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Summary: After a two week hiatus because the Sun was between the Earth and Mars and blocking communications, both rovers are once again on the move.
For the overall context of Curiosity’s travels, see Pinpointing Curiosity’s location in Gale Crater.
Since my last update on July 12,, Curiosity spent most of the month waiting out the solar conjunction that placed the Sun between the Earth and Mars and blocked communications. In the past few days, however, the rover has begun to send down images again while resuming its journey up Mt. Sharp. The panorama above, reduced to show here, was taken by the rover’s left navigation camera, and shows the mountain, the ridge, and the route the rover will take to circle around the steepest sections to get up onto the ridge. To see the full resolution panorama click on the picture.
To the right is a full resolution section of the area in the white box. As you can see, the geology of the ridge is many-layered, with numerous vertical seams or cracks. In order to track the geological changes across these layers as the rover climbs, the science team is as expected taking a systematic approach.
Lately, one of our biggest science objectives is to conduct bedrock APXS measurements with every 5-meter climb in elevation. This allows us to systematically analyze geochemical changes in the Murray formation as we continue to climb Mount Sharp. Yesterday’s drive brought us 6 meters higher in elevation, so another touch and go for today it is!
Below is a cropped and reduced resolution image of the most recent orbital traverse image, dated sol 1754. The dotted line shows where I think the rover’s has traveled in the last 28 sols. I have also annotated what I think is the point of view of the panorama above.
The image clearly shows the erosion process that has eaten away at the light-brown layers of the Hematite Unit that forms Vera Rubin Ridge. As you climb upward to the south, you can see the layers that curve around concentrically and parallel to the beginning of the ridgeline. Curiosity is moving across those layers now. In a very short time it will finally leave the Murray Formation, the geological layer it has been traversing since March 2016, and move up onto the Hematite Unit.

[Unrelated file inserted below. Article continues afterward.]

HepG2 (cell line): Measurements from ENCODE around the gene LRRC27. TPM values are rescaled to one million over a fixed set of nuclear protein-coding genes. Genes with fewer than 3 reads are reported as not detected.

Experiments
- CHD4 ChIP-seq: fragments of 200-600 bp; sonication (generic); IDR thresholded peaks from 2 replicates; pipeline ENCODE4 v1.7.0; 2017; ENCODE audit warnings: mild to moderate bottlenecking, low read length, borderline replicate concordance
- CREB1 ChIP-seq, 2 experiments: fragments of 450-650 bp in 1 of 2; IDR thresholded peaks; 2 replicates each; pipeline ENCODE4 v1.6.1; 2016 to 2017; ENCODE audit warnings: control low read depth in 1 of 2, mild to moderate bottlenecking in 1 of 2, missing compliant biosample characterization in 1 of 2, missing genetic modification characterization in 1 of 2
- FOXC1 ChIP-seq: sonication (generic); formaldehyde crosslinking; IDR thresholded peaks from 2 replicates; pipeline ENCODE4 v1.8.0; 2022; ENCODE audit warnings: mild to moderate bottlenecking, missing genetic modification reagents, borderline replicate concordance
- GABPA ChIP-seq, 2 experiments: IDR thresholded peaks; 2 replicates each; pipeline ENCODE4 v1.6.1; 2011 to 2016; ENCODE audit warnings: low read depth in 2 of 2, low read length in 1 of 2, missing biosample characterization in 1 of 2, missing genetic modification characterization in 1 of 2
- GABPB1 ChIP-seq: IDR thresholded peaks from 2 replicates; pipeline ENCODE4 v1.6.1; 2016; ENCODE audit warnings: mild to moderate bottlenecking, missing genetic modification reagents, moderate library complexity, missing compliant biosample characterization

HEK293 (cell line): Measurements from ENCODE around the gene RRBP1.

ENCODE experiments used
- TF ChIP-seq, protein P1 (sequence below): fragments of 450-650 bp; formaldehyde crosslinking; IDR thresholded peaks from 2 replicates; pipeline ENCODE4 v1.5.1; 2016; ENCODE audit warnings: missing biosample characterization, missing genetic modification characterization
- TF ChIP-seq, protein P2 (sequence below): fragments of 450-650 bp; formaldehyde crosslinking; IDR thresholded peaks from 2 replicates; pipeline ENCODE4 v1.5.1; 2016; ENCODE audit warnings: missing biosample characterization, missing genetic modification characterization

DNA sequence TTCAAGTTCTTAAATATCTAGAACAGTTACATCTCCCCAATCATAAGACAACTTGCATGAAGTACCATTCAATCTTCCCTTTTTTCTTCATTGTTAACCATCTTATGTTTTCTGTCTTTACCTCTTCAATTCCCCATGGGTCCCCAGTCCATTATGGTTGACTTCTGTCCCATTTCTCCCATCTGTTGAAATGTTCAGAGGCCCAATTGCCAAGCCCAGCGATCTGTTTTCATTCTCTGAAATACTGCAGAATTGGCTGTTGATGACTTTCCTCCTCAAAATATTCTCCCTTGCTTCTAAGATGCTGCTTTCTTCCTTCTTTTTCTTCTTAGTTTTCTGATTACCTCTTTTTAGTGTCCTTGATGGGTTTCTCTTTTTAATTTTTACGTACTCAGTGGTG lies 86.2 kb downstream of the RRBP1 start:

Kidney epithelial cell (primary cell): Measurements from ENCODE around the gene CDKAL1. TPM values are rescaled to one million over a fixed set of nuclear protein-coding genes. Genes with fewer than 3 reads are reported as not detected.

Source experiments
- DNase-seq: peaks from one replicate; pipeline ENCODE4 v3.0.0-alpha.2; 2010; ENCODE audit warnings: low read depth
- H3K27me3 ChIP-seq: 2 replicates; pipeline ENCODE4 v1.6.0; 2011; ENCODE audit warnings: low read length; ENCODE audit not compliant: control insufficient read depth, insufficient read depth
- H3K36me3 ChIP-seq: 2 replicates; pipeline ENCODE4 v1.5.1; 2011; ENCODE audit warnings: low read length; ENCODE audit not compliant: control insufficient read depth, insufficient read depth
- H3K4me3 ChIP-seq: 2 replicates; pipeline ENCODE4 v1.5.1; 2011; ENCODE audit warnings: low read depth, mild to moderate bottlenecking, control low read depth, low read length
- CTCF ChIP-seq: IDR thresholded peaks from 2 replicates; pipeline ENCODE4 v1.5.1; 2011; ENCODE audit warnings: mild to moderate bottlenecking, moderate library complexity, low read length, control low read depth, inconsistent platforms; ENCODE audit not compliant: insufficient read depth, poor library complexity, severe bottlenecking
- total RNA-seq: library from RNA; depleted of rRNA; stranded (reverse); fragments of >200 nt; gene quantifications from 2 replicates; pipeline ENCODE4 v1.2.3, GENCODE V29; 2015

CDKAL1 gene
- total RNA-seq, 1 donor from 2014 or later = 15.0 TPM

For the overall context of Opportunity’s travels at Endeavour Crater, see Opportunity’s future travels on Mars.
Since my July 12 update,, not much with Opportunity has happened. Once they regained communications, they spent the first few days taking images. Then they had the rover resume travel, working down Perseverance Valley.
On Sol 4813 (August 7, 2017), Opportunity drove for the first time since conjunction, however the drive stopped short after 11 feet (3.5 meters) when the rover encountered some difficult terrain while turning. The next sol was used to bump the rover about 4 feet (1.2 meters) to get it away from the challenging rocky outcrop.
The image on the right, taken by the rover’s rear hazard camera on Sol 4816 and reduced and cropped to show here, looks behind the rover and uphill. You can see the difference between the most recent fresh tracks and the earlier tracks, made almost a month ago.
Because winter is coming, Opportunity will be doing less in the next few months, as it needs more time to recharge its batteries. It does appear however that the science team will continue to move slowly downhill into the valley, studying it to figure out if it was formed by water, water ice, or wind.